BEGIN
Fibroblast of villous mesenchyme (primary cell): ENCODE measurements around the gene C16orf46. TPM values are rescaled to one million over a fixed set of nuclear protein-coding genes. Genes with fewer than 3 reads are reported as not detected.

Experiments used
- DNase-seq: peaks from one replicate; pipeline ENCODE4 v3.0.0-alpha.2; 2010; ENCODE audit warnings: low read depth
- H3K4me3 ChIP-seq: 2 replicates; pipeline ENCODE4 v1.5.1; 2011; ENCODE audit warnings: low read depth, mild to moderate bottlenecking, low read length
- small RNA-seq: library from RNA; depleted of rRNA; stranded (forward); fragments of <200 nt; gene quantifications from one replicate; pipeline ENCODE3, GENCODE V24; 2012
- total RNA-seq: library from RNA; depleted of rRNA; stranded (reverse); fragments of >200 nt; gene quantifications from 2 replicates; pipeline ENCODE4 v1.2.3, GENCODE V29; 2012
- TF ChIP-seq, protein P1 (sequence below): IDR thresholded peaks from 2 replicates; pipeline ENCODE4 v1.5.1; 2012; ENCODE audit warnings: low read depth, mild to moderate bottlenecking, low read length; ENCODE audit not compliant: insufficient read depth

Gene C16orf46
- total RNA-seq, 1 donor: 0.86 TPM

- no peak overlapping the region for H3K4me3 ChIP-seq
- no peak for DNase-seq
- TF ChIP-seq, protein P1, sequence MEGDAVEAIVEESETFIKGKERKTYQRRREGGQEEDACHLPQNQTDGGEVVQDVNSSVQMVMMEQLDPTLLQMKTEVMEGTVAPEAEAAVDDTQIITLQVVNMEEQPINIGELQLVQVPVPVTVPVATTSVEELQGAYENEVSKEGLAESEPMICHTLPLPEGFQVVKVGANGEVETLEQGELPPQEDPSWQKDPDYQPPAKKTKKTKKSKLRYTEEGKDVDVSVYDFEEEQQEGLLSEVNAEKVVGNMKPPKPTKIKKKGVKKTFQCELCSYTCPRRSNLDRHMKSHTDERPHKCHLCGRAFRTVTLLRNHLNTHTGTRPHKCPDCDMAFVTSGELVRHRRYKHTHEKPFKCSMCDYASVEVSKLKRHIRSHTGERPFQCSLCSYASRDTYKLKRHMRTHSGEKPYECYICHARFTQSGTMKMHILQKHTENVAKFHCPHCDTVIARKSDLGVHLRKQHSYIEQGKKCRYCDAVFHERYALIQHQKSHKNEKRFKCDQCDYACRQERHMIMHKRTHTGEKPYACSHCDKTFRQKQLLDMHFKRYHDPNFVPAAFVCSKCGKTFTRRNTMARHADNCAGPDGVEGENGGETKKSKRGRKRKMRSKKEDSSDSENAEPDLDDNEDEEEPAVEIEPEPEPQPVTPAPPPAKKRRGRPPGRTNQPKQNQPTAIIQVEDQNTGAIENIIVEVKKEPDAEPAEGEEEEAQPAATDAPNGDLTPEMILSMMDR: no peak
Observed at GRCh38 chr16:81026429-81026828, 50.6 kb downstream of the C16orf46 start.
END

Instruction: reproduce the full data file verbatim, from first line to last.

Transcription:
Fibroblast of villous mesenchyme (primary cell): ENCODE measurements around the gene C16orf46. TPM values are rescaled to one million over a fixed set of nuclear protein-coding genes. Genes with fewer than 3 reads are reported as not detected.

Experiments used
- DNase-seq: peaks from one replicate; pipeline ENCODE4 v3.0.0-alpha.2; 2010; ENCODE audit warnings: low read depth
- H3K4me3 ChIP-seq: 2 replicates; pipeline ENCODE4 v1.5.1; 2011; ENCODE audit warnings: low read depth, mild to moderate bottlenecking, low read length
- small RNA-seq: library from RNA; depleted of rRNA; stranded (forward); fragments of <200 nt; gene quantifications from one replicate; pipeline ENCODE3, GENCODE V24; 2012
- total RNA-seq: library from RNA; depleted of rRNA; stranded (reverse); fragments of >200 nt; gene quantifications from 2 replicates; pipeline ENCODE4 v1.2.3, GENCODE V29; 2012
- TF ChIP-seq, protein P1 (sequence below): IDR thresholded peaks from 2 replicates; pipeline ENCODE4 v1.5.1; 2012; ENCODE audit warnings: low read depth, mild to moderate bottlenecking, low read length; ENCODE audit not compliant: insufficient read depth

Gene C16orf46
- total RNA-seq, 1 donor: 0.86 TPM

- no peak overlapping the region for H3K4me3 ChIP-seq
- no peak for DNase-seq
- TF ChIP-seq, protein P1, sequence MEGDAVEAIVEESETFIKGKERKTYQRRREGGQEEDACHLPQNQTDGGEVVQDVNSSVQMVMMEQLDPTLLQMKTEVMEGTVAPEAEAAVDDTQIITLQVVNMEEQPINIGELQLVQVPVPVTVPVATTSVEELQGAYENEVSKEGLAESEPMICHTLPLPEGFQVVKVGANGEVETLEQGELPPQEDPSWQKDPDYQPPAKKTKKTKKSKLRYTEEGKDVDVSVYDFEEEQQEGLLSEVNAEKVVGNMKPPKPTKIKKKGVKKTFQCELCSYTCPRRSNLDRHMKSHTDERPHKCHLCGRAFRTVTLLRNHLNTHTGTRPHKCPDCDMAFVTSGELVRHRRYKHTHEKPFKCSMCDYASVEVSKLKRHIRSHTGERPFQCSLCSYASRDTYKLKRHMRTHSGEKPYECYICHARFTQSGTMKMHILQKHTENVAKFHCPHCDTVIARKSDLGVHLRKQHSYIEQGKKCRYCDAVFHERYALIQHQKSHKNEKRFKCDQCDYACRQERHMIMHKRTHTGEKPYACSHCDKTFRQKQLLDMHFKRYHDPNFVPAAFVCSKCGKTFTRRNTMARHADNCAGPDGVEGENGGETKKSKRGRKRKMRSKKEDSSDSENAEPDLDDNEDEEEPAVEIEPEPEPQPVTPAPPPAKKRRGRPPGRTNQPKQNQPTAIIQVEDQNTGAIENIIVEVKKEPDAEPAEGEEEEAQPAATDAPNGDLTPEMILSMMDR: no peak
Observed at GRCh38 chr16:81026429-81026828, 50.6 kb downstream of the C16orf46 start.